Saint City Sinners
by Lilith Saintcrow
(Orbit, $6.99, Violence) ISBN 978-0-316-02143-2
After who knows how many months away, Dante Valentine is finally back home in Santiago City.  Unfortunately for everybody, it's not for good reasons.  Her best friend, Gabriele Spocarelli, has summoned her - and Danny knows going in that that can't be good; she and Gabe haven't spoken much since the Upper Flight demon Japhrimel Fell and changed Danny into a part-demon.  Dante doesn't understand her new life - only Japh and other denizens of Hell do - and doesn't expect Gabe too, either.

The bad news is this: Gabe's husband, Eddie, has been murdered, and she wants his killers tracked down. Gabe knows that, though Dante hasn't been a bounty hunter since becoming hedaira, Dante is her best bet for justice.  And for revenge.  Dante gives her word, despite her previous vow to the Prince of Hell to hunt four demons for him. Japhrimel, on the other hand, plans to adhere to their agreement with Lucifer; although Fallen (the demon version of anathema), he was Lucifer's Eldest son and fully understands the inner workings of hell - and the extreme danger to his hedaira should she break her word.  This only increases the issues between him and Dante, who feels left out of her own life by Japh's insistent silence.  Partly to help Gabe and partly because she's just plain fed up with her significant other, Dante bails on Japhrimel and his servants and strikes out on her own, happy to be on the hunt again.

Gabe winds up dead, however, and Dante's drive for vengeance becomes more of a thirst, a need, a weight around her neck. With the help of Lucas Villalobos and the Necromance Leander, she takes on pretty much every bad guy in Saint City - and a few from hell, plowing her way through to the truth.

This series is so complicated 500-700 words is not going to cover the fine details.  Saintcrow does a good job of injecting the past into the current novel, but a lot of the story is still told in Dante's lingo.  The author graciously provides a glossary, and many of the words are just bastardized versions of our English, but it would still be impossible to get the full experience of Saint City Sinners without reading the previous three books.  Not only does Dante's relationship with Japhrimel start with the first book, Working for the Devil, but the inner workings of Dante's other - and equally as complicated - relationships are a work in progress as well.  Dante's futuristic world takes a great deal of explaining that Lilith Saintcrow has spread out over the series, and she definitely likes her cliffhangers.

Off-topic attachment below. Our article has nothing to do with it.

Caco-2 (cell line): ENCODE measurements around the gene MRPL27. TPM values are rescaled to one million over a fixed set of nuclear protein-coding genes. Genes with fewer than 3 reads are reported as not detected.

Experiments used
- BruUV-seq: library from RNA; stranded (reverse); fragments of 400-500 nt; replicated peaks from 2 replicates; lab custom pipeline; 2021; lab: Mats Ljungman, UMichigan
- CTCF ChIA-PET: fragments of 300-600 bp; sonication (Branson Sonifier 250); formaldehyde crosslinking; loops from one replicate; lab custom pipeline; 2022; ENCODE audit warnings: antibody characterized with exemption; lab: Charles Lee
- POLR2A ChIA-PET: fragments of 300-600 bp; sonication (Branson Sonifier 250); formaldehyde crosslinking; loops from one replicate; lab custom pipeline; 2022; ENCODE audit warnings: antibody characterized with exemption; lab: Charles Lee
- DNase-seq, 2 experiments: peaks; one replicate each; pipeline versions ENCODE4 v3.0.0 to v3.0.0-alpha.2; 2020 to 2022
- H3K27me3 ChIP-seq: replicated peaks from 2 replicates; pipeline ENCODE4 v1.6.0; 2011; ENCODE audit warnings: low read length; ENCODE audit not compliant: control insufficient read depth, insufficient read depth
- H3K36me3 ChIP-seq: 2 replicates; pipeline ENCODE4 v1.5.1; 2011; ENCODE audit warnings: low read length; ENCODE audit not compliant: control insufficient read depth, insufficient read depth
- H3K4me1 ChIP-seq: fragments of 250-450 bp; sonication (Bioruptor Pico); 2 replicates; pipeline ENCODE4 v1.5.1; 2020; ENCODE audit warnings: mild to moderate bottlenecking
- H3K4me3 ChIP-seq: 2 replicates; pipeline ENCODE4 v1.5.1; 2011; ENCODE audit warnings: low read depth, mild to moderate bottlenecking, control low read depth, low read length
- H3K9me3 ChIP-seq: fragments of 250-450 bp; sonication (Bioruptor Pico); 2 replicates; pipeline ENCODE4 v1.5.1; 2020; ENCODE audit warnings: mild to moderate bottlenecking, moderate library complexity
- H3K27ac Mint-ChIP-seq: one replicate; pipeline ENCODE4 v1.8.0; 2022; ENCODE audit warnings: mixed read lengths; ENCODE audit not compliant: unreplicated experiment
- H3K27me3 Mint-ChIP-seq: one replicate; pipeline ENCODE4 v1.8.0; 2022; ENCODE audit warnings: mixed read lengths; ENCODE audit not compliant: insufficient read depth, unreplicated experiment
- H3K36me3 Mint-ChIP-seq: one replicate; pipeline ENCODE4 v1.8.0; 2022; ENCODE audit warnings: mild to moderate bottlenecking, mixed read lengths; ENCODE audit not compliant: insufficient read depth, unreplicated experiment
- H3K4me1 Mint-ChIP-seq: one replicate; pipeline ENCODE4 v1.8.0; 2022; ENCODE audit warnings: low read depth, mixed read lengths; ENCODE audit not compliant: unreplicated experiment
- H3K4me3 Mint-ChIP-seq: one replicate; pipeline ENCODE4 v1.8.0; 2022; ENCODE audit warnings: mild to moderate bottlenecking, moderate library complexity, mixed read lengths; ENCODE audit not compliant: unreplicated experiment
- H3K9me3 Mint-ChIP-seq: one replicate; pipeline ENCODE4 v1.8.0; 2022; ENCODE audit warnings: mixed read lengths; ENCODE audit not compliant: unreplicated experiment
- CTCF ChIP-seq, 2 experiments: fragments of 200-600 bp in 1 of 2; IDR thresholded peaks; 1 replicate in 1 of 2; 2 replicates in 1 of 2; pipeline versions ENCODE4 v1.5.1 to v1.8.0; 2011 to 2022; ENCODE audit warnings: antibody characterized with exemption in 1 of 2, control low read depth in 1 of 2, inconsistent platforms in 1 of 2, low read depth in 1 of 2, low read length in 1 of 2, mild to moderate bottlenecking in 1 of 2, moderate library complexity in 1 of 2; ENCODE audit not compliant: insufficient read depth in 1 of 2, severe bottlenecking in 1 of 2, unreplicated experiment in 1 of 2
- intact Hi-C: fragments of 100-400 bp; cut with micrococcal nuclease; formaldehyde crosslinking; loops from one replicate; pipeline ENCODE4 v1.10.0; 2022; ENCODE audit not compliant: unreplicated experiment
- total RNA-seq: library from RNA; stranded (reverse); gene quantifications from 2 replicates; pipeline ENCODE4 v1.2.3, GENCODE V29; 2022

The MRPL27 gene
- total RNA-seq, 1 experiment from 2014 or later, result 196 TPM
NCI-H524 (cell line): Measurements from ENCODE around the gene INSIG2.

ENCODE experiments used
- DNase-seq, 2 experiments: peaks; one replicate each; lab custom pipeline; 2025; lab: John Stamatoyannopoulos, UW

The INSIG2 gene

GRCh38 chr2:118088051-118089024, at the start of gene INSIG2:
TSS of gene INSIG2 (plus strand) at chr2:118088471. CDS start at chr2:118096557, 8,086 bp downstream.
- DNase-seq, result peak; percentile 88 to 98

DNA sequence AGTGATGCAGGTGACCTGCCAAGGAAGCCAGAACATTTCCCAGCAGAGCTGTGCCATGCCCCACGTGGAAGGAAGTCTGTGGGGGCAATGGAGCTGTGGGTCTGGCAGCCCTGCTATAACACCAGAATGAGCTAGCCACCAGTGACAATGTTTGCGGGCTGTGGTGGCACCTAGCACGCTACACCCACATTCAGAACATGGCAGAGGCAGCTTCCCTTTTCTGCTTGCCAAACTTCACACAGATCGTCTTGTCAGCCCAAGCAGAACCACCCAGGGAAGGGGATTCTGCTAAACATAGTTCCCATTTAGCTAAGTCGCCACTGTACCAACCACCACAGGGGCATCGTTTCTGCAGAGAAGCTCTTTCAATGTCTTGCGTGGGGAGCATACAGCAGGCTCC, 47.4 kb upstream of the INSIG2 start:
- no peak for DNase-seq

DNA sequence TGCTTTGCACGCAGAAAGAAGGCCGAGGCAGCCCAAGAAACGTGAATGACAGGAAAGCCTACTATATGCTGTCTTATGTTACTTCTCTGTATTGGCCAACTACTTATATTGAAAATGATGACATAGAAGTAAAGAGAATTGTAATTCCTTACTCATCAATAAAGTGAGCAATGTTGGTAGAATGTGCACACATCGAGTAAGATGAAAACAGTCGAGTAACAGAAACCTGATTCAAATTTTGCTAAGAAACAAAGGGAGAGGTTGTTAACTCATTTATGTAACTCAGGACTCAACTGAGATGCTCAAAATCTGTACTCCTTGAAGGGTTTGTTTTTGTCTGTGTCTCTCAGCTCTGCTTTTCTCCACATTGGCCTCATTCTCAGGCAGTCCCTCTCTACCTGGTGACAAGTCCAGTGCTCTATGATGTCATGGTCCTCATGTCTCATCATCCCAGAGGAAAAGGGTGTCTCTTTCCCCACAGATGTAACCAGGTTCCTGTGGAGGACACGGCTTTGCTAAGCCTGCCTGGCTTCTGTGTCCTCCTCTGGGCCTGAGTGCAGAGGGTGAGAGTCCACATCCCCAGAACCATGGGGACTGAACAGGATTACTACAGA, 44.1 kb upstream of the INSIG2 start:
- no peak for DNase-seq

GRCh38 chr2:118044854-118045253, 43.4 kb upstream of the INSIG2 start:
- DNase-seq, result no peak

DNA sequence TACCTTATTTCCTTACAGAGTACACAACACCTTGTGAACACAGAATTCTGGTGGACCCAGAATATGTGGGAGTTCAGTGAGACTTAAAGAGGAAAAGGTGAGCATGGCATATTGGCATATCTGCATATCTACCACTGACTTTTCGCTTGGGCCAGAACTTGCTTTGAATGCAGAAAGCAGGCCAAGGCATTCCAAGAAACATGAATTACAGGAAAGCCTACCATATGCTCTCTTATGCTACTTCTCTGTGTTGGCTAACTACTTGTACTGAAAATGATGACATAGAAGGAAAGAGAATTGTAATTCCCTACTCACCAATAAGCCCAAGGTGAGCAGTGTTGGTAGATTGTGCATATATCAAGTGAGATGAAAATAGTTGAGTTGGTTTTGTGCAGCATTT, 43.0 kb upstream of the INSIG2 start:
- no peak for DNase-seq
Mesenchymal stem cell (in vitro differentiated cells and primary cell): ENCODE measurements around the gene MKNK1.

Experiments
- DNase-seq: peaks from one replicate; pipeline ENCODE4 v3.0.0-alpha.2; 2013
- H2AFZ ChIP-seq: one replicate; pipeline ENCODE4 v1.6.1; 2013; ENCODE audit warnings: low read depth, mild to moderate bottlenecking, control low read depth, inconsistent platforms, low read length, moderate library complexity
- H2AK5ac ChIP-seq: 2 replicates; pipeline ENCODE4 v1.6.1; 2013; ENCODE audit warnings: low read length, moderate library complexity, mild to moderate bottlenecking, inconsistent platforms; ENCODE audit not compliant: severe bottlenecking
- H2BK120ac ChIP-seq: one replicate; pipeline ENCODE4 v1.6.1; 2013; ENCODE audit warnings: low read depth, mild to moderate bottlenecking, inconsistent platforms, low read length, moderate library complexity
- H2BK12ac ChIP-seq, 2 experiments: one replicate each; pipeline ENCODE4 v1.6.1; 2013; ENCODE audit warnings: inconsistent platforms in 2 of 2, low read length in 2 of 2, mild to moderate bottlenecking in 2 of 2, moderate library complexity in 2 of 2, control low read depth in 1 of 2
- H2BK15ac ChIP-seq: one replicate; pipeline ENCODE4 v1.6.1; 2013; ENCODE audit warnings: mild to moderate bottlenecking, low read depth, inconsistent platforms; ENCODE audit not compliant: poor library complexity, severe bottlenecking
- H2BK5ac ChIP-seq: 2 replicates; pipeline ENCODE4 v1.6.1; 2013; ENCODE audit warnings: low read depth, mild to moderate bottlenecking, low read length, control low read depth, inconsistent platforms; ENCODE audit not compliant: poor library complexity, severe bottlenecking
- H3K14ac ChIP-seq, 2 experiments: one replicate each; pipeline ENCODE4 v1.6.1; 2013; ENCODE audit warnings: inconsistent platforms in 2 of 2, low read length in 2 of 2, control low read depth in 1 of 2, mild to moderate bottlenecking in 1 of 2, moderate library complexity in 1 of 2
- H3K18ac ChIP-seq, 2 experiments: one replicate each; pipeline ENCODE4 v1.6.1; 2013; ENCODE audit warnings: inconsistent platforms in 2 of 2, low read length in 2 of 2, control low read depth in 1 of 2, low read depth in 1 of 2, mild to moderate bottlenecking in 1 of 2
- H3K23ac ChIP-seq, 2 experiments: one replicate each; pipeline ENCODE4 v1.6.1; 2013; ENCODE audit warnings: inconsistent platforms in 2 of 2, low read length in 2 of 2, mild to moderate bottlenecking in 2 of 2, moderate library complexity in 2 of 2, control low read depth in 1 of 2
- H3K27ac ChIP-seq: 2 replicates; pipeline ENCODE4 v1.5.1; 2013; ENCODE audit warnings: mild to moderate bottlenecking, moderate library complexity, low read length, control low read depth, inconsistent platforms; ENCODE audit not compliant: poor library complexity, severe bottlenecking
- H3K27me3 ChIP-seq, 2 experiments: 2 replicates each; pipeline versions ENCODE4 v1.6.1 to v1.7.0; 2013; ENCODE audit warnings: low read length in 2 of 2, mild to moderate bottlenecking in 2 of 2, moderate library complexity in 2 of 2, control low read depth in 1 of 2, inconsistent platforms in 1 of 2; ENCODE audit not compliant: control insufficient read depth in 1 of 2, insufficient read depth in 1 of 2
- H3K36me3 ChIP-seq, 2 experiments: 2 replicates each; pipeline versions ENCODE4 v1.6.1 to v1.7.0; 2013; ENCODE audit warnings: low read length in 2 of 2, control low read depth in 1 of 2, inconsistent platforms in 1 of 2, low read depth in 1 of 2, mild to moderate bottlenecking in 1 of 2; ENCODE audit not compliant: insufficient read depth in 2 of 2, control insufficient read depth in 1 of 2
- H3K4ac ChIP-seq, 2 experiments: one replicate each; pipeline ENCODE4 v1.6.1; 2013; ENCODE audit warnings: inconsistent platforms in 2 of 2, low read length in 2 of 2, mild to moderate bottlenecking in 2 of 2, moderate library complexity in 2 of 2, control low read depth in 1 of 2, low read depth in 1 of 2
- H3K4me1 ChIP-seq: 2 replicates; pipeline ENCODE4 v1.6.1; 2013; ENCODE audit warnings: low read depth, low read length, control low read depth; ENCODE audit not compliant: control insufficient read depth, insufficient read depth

Dante is a strong character, both literally and literarily, and her faults are just as vivid as her strengths. Actually, this is the case with most of the characters, and the reader is rarely allowed the luxury of making a clean decision regarding the plot; Lilith Saintcrow writes a lot about things that are grey.  Along the same lines, Dante frequently makes decisions that you can realize are right for her in the moment, but are not necessarily good choices in the long run.

This series is extremely fast-paced, and often violent - though not usually gory; the impression is given that it is a fairly harsh world for the average citizen, which Dante and her acquaintances most certainly are not. Even without the action, however, Saintcrow's way with words would pull a reader along.  Some passages seem almost poetic, and she elicits very strong emotions, ranging from anxiety to heartache to amusement.

These books, though highly recommended, are definitely not for everybody.  The strong fantasy backdrop will put some readers off, and so will Danny and her lifestyle.  It's also not a romance.  The blurred lines of the relationship between Dante and Japhrimel features heavily especially in Saint City Sinners, but that plotline is less about the romance than it is about dealing with this new life as a pair - a supernatural pair, at that.  Not to mention there's that cliffhanger, and it'll drive you nuts.  So, suffice it to say that some readers will adore the Dante Valentine series (and weep over it), and others it will fail altogether to touch.

--Sarrah Knight

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